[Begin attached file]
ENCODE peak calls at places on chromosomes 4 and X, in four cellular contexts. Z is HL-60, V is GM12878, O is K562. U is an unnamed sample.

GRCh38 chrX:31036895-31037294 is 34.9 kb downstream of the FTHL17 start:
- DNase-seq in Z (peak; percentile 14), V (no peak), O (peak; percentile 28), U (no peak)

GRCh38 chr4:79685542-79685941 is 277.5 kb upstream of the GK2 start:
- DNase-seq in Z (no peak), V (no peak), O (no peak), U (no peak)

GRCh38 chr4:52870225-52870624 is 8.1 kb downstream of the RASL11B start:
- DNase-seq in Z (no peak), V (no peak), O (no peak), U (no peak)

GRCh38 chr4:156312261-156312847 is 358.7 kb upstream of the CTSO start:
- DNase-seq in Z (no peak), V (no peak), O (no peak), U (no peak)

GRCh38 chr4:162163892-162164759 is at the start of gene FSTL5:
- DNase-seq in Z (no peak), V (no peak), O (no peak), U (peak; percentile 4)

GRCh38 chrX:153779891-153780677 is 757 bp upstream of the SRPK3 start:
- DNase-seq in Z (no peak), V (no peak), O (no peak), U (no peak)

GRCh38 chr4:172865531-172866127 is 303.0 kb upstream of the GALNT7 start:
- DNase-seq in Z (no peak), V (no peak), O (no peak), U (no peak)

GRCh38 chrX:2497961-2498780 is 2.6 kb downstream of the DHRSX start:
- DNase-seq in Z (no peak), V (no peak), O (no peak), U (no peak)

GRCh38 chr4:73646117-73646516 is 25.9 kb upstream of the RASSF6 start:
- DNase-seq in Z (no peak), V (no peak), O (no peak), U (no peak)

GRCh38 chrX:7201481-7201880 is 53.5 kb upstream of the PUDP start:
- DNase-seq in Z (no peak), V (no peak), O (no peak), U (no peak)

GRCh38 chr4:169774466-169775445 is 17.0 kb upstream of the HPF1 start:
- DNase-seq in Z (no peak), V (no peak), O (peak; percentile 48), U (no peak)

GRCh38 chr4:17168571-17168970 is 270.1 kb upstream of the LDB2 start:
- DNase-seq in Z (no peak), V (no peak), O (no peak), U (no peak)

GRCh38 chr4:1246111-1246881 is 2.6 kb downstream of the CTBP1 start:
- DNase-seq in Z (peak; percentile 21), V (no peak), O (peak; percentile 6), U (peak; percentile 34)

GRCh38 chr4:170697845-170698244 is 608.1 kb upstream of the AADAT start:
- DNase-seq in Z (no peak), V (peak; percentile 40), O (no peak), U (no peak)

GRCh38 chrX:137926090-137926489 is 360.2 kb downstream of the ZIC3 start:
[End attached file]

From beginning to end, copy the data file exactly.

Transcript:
ENCODE peak calls at places on chromosomes 4 and X, in four cellular contexts. Z is HL-60, V is GM12878, O is K562. U is an unnamed sample.

GRCh38 chrX:31036895-31037294 is 34.9 kb downstream of the FTHL17 start:
- DNase-seq in Z (peak; percentile 14), V (no peak), O (peak; percentile 28), U (no peak)

GRCh38 chr4:79685542-79685941 is 277.5 kb upstream of the GK2 start:
- DNase-seq in Z (no peak), V (no peak), O (no peak), U (no peak)

GRCh38 chr4:52870225-52870624 is 8.1 kb downstream of the RASL11B start:
- DNase-seq in Z (no peak), V (no peak), O (no peak), U (no peak)

GRCh38 chr4:156312261-156312847 is 358.7 kb upstream of the CTSO start:
- DNase-seq in Z (no peak), V (no peak), O (no peak), U (no peak)

GRCh38 chr4:162163892-162164759 is at the start of gene FSTL5:
- DNase-seq in Z (no peak), V (no peak), O (no peak), U (peak; percentile 4)

GRCh38 chrX:153779891-153780677 is 757 bp upstream of the SRPK3 start:
- DNase-seq in Z (no peak), V (no peak), O (no peak), U (no peak)

GRCh38 chr4:172865531-172866127 is 303.0 kb upstream of the GALNT7 start:
- DNase-seq in Z (no peak), V (no peak), O (no peak), U (no peak)

GRCh38 chrX:2497961-2498780 is 2.6 kb downstream of the DHRSX start:
- DNase-seq in Z (no peak), V (no peak), O (no peak), U (no peak)

GRCh38 chr4:73646117-73646516 is 25.9 kb upstream of the RASSF6 start:
- DNase-seq in Z (no peak), V (no peak), O (no peak), U (no peak)

GRCh38 chrX:7201481-7201880 is 53.5 kb upstream of the PUDP start:
- DNase-seq in Z (no peak), V (no peak), O (no peak), U (no peak)

GRCh38 chr4:169774466-169775445 is 17.0 kb upstream of the HPF1 start:
- DNase-seq in Z (no peak), V (no peak), O (peak; percentile 48), U (no peak)

GRCh38 chr4:17168571-17168970 is 270.1 kb upstream of the LDB2 start:
- DNase-seq in Z (no peak), V (no peak), O (no peak), U (no peak)

GRCh38 chr4:1246111-1246881 is 2.6 kb downstream of the CTBP1 start:
- DNase-seq in Z (peak; percentile 21), V (no peak), O (peak; percentile 6), U (peak; percentile 34)

GRCh38 chr4:170697845-170698244 is 608.1 kb upstream of the AADAT start:
- DNase-seq in Z (no peak), V (peak; percentile 40), O (no peak), U (no peak)

GRCh38 chrX:137926090-137926489 is 360.2 kb downstream of the ZIC3 start: